A friend's mother passed away this week, necessitating a trip to the Hallmark store for a sympathy card.
Where I was greeted with the above signage. Uh-oh!
I have ranted before about how hard it is to find a simple sympathy card. One that leaves you plenty of room to write note of condolence.
This time, prodded by the "Grief Support" sign, I paid more attention to Hallmark's offerings.
There were about a hundred different cards, mostly in pastel hues, with images of balloons floating into the sky, pastel flowers, or hazy landscapes of paths in woods.
More than that, they seemed to be targeted: loss of mom, loss of husband, loss of sister, loss of pet, and so forth. A few display tags were marked with a small cross or Star of David -- to indicate the sentiments were religious -- but most were not so tagged.
Inside, the cards were filled with treacly "sentiments". Yuk!
I learned about writing condolence notes from my favorite aunt, Irene. My mother was not good at it; my father, like other men when I was growing up, looked down on such chores as "women's work".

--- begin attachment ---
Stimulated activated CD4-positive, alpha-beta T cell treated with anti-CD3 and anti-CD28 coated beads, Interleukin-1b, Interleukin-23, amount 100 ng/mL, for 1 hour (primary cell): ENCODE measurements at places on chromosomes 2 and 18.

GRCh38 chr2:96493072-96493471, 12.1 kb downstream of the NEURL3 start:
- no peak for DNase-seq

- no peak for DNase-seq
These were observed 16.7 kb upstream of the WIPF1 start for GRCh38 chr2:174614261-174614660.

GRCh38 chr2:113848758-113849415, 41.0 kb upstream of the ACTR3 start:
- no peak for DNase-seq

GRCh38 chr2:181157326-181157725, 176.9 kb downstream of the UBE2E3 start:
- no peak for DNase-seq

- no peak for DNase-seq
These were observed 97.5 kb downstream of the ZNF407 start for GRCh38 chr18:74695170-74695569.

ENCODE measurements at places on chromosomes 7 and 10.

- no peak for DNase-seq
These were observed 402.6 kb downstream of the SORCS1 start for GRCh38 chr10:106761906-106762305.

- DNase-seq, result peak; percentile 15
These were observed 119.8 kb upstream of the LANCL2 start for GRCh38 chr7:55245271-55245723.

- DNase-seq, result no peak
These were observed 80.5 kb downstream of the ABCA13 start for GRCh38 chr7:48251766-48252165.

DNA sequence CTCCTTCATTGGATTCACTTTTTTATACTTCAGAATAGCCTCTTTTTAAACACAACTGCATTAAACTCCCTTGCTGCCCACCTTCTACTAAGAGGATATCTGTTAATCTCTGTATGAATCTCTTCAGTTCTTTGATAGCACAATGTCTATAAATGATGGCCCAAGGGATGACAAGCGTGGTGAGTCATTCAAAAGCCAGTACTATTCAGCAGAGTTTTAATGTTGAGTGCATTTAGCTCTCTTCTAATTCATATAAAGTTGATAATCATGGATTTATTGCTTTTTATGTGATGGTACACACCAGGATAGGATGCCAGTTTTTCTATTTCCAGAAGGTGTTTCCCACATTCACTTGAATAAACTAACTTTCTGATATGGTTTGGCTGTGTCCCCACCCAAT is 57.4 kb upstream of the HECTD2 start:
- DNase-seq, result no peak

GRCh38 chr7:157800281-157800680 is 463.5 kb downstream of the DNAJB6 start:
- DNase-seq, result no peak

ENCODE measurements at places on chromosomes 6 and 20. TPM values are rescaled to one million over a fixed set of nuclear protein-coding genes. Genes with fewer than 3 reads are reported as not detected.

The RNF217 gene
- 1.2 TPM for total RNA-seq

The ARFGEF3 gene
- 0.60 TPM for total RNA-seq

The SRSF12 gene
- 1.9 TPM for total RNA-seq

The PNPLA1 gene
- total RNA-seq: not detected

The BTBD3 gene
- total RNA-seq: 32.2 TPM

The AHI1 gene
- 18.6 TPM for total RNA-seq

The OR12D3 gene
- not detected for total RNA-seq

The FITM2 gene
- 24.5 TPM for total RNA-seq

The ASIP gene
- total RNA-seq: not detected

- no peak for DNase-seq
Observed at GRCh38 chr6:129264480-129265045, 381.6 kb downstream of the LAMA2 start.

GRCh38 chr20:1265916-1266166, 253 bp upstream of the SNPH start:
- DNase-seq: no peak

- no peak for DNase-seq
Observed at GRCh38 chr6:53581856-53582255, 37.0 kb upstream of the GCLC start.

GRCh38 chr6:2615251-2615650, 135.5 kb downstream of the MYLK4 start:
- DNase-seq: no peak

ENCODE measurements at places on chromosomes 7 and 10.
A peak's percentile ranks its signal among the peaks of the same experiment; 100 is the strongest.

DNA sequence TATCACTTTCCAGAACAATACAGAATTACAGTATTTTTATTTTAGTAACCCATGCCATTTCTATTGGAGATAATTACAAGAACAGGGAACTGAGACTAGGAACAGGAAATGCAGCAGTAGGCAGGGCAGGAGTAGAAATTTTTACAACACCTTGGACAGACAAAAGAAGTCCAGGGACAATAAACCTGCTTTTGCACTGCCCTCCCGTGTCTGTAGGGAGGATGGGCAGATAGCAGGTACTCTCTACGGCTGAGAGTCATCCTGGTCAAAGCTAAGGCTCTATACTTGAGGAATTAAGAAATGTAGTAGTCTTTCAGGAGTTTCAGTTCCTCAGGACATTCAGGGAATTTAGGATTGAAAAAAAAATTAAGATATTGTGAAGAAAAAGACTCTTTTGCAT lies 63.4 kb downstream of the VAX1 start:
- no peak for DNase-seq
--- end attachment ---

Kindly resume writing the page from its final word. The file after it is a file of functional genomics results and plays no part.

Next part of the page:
But Aunt Irene made letter-writing of all kinds an art form.
When writing a condolence note, she thought both about the person who had passed and the person to whom she was sending the note. She talked about how she missed the deceased, mentioned some strength of character and shared a favorite story about them (often funny). She offered to help. And then she put it in the mail.
And immediately made a covered dish or a cake or pie to take to the grieving family.
Then I thought, "Maybe Hallmark knows something I don't."
Maybe we don't know how to handle this kind of communication any more in this day of texts and Tweets. Maybe we need those manufactured sentiments to fill the void we no longer have the skills for.
Maybe Hallmark is not killing communication; maybe it is simply acknowledging its demise.
While turning a profit, of course
-- Dan Damon [follow]